In this Amazon exclusive essay, Tomsky (pictured here back in 2001 when he was the Manager of Housekeeping at an upscale hotel) gives us another glimpse behind-the-scenes, this time of his own post-service life.
It's summer! It's hot out! SOMEONE BRING ME A LEMONADE.
In fact, I ordered one ten minutes ago, so my question is, "Where is this guy with my lemonade?" The answer to that question is simple: He's getting it. Relax. He's probably back in the kitchen, where it's 400 degrees hotter, wiping his forehead, scooping ice into a glass, thinking, "Man does this job suck. Man does summer suck."
From a certain angle, there are two kinds of people in the world: Those who have worked in the service industry and those who have, somehow, astoundingly, managed to avoid it. And people currently in the service industry, after a short 30 seconds of customer interaction, can immediately see the difference between the two. It's like night and day, like friend or foe.
Me? I've worked my entire life in the service industry. And not just any industry: The hospitality industry. Where people cry if they don't get what they want (and I mean cry, like, cry cry). Or they scream (with actual airborne spittle!) if they have to wait 10 minutes to get into a room, even though it's still four hours till official check-in time. I've been treated like a servant. I've been scolded like a child. I've been accused, abused, and misused. But I don't work in the service industry. Anymore.
And I bet that waiter grabbing four plates of hot food with his wet, slippery hands, deciding to come back for my lemonade on the next pass, he would hate to hear me say it but, well, I miss it. I do? I do. I miss it.
Hello. My name is Jacob Tomsky and it's been two years, three months and 22 days since I've served anyone. I'm clean. But I didn't come here to Servers Anonymous to lie, so let me tell you about the time I slipped up: About six months ago, I served. I broke down and served. Took a two-day gig as a production assistant on a movie set. My job was to assist in any way needed. I cleaned the white plastic tables after lunch, made coffee, scrubbed the set bathroom at the end of the day, picked up trash, took that trash out, ran outside for so many bagels and did anything and everything that needed doing.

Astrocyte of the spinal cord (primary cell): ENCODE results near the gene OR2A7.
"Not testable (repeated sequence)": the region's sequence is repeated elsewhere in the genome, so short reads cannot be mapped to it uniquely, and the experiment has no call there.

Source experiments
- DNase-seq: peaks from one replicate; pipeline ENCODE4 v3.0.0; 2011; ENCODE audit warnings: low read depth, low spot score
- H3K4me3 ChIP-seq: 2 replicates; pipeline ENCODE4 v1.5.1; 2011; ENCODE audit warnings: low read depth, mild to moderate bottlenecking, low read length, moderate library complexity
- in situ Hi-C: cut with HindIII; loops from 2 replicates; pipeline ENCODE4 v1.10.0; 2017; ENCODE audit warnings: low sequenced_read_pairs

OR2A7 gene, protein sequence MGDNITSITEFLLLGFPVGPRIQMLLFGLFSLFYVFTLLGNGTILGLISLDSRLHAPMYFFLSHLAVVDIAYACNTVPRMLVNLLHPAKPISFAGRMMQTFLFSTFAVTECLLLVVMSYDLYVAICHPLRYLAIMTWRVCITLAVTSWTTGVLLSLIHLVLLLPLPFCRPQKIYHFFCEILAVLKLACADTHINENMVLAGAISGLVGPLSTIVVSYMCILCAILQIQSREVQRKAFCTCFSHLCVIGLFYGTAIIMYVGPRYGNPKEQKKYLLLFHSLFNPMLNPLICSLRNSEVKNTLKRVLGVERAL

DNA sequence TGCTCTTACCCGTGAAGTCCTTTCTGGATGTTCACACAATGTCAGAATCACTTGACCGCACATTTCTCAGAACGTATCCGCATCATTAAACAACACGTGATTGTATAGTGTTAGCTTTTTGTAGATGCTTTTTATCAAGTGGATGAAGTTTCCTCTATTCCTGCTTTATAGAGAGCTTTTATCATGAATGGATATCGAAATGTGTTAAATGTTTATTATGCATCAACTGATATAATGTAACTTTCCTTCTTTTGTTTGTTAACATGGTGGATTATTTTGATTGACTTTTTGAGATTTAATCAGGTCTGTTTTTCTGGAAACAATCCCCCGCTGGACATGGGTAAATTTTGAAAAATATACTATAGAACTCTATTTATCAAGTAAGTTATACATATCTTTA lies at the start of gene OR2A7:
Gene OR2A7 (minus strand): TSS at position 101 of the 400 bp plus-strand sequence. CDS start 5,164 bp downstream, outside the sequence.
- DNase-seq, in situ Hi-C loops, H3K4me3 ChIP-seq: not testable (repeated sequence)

I loved it. I got high off it. Imagine it from my point of view: I was raised on service. My blood is polluted with it. And then I cleaned up. Stopped serving cold turkey. But the moment I got back in the game it poured over me, it flooded my system with a rush of goodwill. I was helping again, valuable, all things to all people, assisting. It was goddamn glorious. At the end of the first long production day, I sat alone in my apartment, still for the first time in 14 hours and I felt so, so good.
The guy who still hasn't brought my lemonade is shaking his head right now. Listening, possibly muttering out loud, "This guy is an idiot."
Yeah, probably. But that was the only life I knew. And I miss it. But the joy I experienced during those two days would have diminished exponentially by the third. The fourth I would have been exhausted and ready for a day off. The fifth I would have showed signs of wear and irritation. The sixth I would have been sore and unhappy and dehydrated and thoroughly tired of being told what to do by everyone. And the 500th day I would have smacked one of the film cameras to the ground, upended the craft services table and stormed out in a dramatic fashion.
But the joy I felt on the first day... that right there? That's the service in me. And anyone who's worked a decent amount of time in the business will never be able to erase the service in them. That is how we know who's worked a service gig or not, because it will express itself in the form of one beautiful word: Patience.
Patience born from understanding. And now, as we dip deeper into summer, it's important to keep that in mind. For those in the service business, especially the travel business, including hotels and airlines, this is a difficult time. Because everyone is traveling. Everyone is on vacation. Everyone wants ice-cold lemonade five minutes ago. It's a tough, tough time. On top of that there is the heat.
So I'll sit here and relax and wait (patiently) for my lemonade. And if he totally forgot about it, I'll remind him in the gentlest of ways, with a smile of supplication and meekness on my face.
Then, when I do get it, I'll thank my server sincerely, then pour a shot's worth out on the ground: For all those still in the business, those for whom the word "summer" means the same thing as "busy + heat." Have a wonderful summer everyone. Travel safe. And don't forget to pack a travel bag full of patience!